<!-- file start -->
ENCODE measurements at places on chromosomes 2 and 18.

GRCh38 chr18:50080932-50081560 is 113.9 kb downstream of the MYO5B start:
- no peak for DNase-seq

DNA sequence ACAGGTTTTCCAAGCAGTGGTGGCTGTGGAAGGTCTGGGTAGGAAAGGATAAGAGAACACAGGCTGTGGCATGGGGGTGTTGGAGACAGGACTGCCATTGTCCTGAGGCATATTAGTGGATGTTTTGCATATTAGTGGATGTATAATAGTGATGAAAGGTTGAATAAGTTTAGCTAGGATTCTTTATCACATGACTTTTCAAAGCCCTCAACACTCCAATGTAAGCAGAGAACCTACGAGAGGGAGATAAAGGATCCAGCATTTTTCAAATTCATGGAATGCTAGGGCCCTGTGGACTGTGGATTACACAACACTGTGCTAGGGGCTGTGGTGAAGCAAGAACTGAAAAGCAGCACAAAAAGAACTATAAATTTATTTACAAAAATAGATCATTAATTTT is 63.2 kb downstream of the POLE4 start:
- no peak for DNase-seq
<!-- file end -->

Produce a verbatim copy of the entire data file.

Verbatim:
ENCODE measurements at places on chromosomes 2 and 18.

GRCh38 chr18:50080932-50081560 is 113.9 kb downstream of the MYO5B start:
- no peak for DNase-seq

DNA sequence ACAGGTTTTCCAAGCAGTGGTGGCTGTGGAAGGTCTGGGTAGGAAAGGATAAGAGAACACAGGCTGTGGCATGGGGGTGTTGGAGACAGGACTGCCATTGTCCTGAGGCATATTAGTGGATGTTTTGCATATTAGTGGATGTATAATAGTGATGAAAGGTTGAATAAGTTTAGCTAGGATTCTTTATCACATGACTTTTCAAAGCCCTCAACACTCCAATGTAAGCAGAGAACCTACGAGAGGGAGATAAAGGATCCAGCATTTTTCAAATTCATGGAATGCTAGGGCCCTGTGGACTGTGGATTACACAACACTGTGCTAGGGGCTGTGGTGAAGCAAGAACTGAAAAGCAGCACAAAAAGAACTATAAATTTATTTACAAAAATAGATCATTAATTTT is 63.2 kb downstream of the POLE4 start:
- no peak for DNase-seq